Hot and dry – stressful on plants and people

The forecasts and climate outlooks are still calling for hot and dry (though humid) conditions for the rest of July. This will likely exacerbate any developing drought conditions leading to plant stress and the possible need for irrigation. While dry in terms of precipitation, this heat is also associated with high humidity and lower winds, so be cognizant of the higher heat index values that could put added stress on humans!

Over the next 7 days, northern Indiana could receive up to 1.5” of rainfall, but the southern half will likely receive less than 0.5”. This rainfall is expected to be spotty throughout the state, with no widespread weather systems expected. From now until about June 18th, the climate outlooks are indicating confidence for above-normal temperatures and below-normal precipitation.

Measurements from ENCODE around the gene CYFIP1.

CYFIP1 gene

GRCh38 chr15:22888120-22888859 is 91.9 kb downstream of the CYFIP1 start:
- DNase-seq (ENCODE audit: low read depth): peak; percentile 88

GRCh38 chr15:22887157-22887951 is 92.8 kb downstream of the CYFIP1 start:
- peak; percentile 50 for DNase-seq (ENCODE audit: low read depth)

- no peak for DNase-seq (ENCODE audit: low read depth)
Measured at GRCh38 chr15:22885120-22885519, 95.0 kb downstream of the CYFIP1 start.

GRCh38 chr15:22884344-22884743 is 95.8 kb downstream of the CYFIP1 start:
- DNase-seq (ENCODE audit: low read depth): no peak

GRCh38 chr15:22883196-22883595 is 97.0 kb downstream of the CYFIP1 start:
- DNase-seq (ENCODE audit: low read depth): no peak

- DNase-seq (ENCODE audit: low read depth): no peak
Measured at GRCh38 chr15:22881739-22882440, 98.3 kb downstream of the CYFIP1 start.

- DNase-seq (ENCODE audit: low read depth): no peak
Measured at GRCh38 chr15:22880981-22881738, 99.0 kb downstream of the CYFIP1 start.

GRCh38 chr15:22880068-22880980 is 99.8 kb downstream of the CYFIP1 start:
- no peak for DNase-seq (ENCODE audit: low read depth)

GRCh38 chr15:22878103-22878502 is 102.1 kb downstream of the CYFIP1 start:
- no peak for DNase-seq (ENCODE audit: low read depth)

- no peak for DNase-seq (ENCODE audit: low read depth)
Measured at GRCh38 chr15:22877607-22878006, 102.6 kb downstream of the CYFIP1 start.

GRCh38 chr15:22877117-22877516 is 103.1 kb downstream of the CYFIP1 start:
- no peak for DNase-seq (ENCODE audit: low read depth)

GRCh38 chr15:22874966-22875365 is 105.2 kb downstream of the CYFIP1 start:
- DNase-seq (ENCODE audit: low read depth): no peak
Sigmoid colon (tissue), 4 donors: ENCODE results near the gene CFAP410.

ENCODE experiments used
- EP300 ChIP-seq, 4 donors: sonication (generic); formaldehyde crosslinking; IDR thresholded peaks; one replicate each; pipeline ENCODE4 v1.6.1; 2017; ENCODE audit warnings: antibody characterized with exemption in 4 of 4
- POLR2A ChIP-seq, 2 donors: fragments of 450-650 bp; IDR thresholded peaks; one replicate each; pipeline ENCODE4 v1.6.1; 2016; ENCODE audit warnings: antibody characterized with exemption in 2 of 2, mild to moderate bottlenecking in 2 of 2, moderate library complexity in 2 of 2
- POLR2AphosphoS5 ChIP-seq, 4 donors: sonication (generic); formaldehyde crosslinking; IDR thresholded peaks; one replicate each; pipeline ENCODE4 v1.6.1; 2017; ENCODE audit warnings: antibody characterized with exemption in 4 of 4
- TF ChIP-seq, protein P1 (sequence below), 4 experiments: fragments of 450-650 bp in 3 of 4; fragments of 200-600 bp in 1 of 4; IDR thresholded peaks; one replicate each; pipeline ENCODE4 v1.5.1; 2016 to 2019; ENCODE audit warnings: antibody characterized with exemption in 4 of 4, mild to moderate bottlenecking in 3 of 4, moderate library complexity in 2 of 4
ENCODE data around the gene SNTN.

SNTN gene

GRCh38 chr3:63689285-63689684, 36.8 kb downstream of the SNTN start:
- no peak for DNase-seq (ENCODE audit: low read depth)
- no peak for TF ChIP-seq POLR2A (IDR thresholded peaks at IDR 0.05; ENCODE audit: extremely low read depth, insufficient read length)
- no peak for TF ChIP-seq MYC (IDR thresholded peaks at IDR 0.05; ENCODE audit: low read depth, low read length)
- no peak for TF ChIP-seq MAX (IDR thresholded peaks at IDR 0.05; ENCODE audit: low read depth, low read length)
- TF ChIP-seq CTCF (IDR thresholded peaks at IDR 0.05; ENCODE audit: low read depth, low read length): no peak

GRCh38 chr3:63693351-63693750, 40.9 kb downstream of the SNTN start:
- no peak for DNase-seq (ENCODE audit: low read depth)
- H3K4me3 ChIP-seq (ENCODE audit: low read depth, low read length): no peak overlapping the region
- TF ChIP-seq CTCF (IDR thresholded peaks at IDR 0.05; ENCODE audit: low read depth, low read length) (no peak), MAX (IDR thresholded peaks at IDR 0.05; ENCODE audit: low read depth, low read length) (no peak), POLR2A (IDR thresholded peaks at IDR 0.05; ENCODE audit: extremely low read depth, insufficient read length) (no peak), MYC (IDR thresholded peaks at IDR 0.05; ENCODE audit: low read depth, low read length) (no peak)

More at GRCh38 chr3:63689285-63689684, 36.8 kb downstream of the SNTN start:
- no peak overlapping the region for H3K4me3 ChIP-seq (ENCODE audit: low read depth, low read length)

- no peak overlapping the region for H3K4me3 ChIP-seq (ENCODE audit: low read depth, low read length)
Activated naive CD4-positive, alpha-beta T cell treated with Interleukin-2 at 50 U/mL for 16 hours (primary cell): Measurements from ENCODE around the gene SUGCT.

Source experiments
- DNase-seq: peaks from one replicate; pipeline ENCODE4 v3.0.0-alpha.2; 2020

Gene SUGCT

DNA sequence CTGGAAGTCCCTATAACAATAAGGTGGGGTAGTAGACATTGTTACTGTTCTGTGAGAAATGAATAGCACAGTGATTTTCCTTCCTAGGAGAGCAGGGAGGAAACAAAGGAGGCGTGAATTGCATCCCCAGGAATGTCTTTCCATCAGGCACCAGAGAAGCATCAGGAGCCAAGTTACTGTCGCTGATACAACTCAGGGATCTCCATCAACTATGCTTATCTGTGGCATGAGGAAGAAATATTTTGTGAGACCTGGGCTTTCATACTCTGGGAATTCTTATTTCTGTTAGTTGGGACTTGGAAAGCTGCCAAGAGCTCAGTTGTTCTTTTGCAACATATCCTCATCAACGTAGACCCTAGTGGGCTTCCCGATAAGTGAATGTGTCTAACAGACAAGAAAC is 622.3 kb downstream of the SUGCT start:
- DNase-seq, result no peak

Accumulated modified growing degree-days are trying to catch up to past years (Figures 1 and 2) but the high temperatures may have slowed plant growth due to the excessive heat. The Midwestern Regional Climate Center provides daily accumulated modified corn stress degree-day maps (https://mrcc.illinois.edu/VIP/indexSDD.html). At this point, the heat stress is near normal across the state (Figure 3), but that may change over the next few weeks.

 

Figure 1. Accumulated modified growing degree days for April 1 through July 8, 2020.

Figure 1. Accumulated modified growing degree days for April 1 through July 8, 2020.

 

Figure 2. Comparison of the April 1 through July 8, 2020 accumulated modified growing degree days over the past several years.

Figure 2. Comparison of the April 1 through July 8, 2020 accumulated modified growing degree days over the past several years.

 

Figure 3. Modified corn stress degree days departure from normal for January 1 through July 7, 2020.

Figure 3. Modified corn stress degree days departure from normal for January 1 through July 7, 2020.

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